In June, Fling CEO Marco Nardone was chatting with a would-be venture capital investor, and things were going well.
He reached for the investor’s phone to show him how to download their viral messaging app. But one of his executives, also present for the conversation, stopped him, muttering “no, no, no.”
A perplexed Nardone made it through the conversation. But when he asked the employee what had him so agitated, he got the worst news that an app startup can get: It had been removed from Apple’s App Store.
“It was the worst day of my life,” Nardone says.
Originally, Fling was a messaging app for iPhone and Android that tried to take you beyond the limits of your own social circle.
When you took a picture or a video, it got sent out to 50 strangers all over the world, and then they could chat and reply to you. Nardone says that it was meant to foster connections between people who would otherwise never interact with each other.
When TechCrunch reviewed Fling at its launch just over a year ago, they found a lot of pictures of male genitalia. But such is the human condition.
In the meanwhile, Fling grew to 4 million users, with over 50 billion messages sent. Celebrities and social media influencers loved it, Nardone says, because they could interact beyond their core audiences. Fling was also finding a following on college campuses.
“It’s, I hope, the most viral social network ever invented,” Nardone says.
But Apple was nervous about apps that let you chat with strangers, after the bad behaviour of users on ChatRoulette made national headlines a few years back and got that app banned from the app store.
So Fling got delisted (not banned, crucially).
As you may expect, this sent the 40-employee-strong Fling into panic mode. The switch was flipped, and Fling was taken offline even for those users who already had the app. The startup didn’t want to risk the wrath of Apple by keeping it online — Apple could still ban them permanently.
Nardone called an emergency board meeting. It was obvious that changes had to be made — investors had put around $US12 million into the app at that point, and the longer it stayed offline, the more momentum Fling would lose with the crucial (and moneyed) iPhone-owning population.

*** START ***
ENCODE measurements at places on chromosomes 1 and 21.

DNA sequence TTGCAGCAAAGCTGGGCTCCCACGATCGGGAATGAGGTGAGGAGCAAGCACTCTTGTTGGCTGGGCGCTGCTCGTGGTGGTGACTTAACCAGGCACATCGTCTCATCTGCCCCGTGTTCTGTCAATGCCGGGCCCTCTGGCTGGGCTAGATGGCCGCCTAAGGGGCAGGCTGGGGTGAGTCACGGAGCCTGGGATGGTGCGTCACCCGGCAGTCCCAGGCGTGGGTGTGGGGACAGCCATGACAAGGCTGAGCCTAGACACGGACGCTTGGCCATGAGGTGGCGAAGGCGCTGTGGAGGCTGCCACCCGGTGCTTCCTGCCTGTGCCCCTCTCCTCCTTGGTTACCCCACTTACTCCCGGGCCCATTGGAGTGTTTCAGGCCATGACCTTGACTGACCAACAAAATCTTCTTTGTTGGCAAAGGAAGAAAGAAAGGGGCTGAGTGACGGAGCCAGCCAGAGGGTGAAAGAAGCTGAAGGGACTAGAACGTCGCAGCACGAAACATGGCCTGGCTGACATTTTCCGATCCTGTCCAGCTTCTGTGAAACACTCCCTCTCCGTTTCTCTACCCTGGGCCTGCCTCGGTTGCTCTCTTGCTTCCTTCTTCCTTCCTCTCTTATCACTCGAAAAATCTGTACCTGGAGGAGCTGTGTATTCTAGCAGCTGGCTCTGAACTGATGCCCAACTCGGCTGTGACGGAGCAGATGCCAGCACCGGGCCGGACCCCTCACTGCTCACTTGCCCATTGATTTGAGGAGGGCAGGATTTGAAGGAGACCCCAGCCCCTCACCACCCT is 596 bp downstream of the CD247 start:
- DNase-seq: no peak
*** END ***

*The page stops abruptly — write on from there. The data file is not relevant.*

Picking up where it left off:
But because Fling hadn’t been fully banned, Apple assigned them a liaison with the App Store and gave them the chance to try again.
Nardone rallied the staff.
For 19 days, every Fling employee worked around the clock, sleeping in the office, trying to build a new version of the app that met Apple’s guidelines. Eventually, they made a new app, almost totally from scratch, that ditched the “chat-with-strangers” bit and made it a little bit more like Snapchat, with followers and broadcast modes.
“I don’t know how they did it,” Nardone says.
“Obviously, our users didn’t know what was going on,” Nardone says. 10 to 15,000 users were wandering into Fling’s social media channels every day, wondering where Fling went, he says.
When the new version of Fling went up on July 15th, there was a “joyous” celebration in the offices, because the whole team was “at wits end,” Nardone says.
But a lot of those old fans felt jilted. Right now, the new version of Fling has a 1.5 out of 5 star rating on the Apple App Store, largely because it doesn’t work like the old one. And new signups for Fling have slowed way down since. Nardone says that this is unfortunate, but not unexpected.
And in the long run, he says this is going to be a good thing for Fling. The way chat worked in that first version of Fling was, indeed, a problem, he says, and agrees with Apple that users have to be protected.
Going forward, Fling can really rethink every aspect of their app, and release it back to users bit by bit as it figures out the best, safest, and sanest ways to do so, Nardone says.
“At the end of the day, I’m proud of what we built,” Nardone says.